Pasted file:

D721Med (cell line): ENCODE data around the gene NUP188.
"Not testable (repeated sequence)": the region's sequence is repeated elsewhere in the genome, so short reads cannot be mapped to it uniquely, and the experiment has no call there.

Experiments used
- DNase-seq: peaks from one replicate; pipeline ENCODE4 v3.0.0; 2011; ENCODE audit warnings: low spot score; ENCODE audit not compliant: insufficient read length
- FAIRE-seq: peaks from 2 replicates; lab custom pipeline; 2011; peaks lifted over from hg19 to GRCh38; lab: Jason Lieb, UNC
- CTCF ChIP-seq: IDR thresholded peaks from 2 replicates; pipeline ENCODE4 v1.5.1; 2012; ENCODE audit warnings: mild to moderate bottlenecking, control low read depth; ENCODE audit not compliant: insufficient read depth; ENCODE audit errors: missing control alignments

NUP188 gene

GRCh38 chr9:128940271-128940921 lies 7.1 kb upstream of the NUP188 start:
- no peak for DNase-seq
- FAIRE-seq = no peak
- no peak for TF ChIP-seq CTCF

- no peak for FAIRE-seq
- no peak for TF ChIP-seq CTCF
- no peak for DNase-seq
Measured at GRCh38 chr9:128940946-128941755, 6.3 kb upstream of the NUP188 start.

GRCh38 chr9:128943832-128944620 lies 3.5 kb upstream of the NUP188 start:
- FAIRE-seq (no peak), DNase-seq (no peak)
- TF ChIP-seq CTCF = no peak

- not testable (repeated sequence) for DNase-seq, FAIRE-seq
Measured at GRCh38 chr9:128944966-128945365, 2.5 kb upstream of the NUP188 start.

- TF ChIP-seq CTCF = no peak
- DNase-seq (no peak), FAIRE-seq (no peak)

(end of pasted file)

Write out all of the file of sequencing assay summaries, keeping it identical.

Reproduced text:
D721Med (cell line): ENCODE data around the gene NUP188.
"Not testable (repeated sequence)": the region's sequence is repeated elsewhere in the genome, so short reads cannot be mapped to it uniquely, and the experiment has no call there.

Experiments used
- DNase-seq: peaks from one replicate; pipeline ENCODE4 v3.0.0; 2011; ENCODE audit warnings: low spot score; ENCODE audit not compliant: insufficient read length
- FAIRE-seq: peaks from 2 replicates; lab custom pipeline; 2011; peaks lifted over from hg19 to GRCh38; lab: Jason Lieb, UNC
- CTCF ChIP-seq: IDR thresholded peaks from 2 replicates; pipeline ENCODE4 v1.5.1; 2012; ENCODE audit warnings: mild to moderate bottlenecking, control low read depth; ENCODE audit not compliant: insufficient read depth; ENCODE audit errors: missing control alignments

NUP188 gene

GRCh38 chr9:128940271-128940921 lies 7.1 kb upstream of the NUP188 start:
- no peak for DNase-seq
- FAIRE-seq = no peak
- no peak for TF ChIP-seq CTCF

- no peak for FAIRE-seq
- no peak for TF ChIP-seq CTCF
- no peak for DNase-seq
Measured at GRCh38 chr9:128940946-128941755, 6.3 kb upstream of the NUP188 start.

GRCh38 chr9:128943832-128944620 lies 3.5 kb upstream of the NUP188 start:
- FAIRE-seq (no peak), DNase-seq (no peak)
- TF ChIP-seq CTCF = no peak

- not testable (repeated sequence) for DNase-seq, FAIRE-seq
Measured at GRCh38 chr9:128944966-128945365, 2.5 kb upstream of the NUP188 start.

- TF ChIP-seq CTCF = no peak
- DNase-seq (no peak), FAIRE-seq (no peak)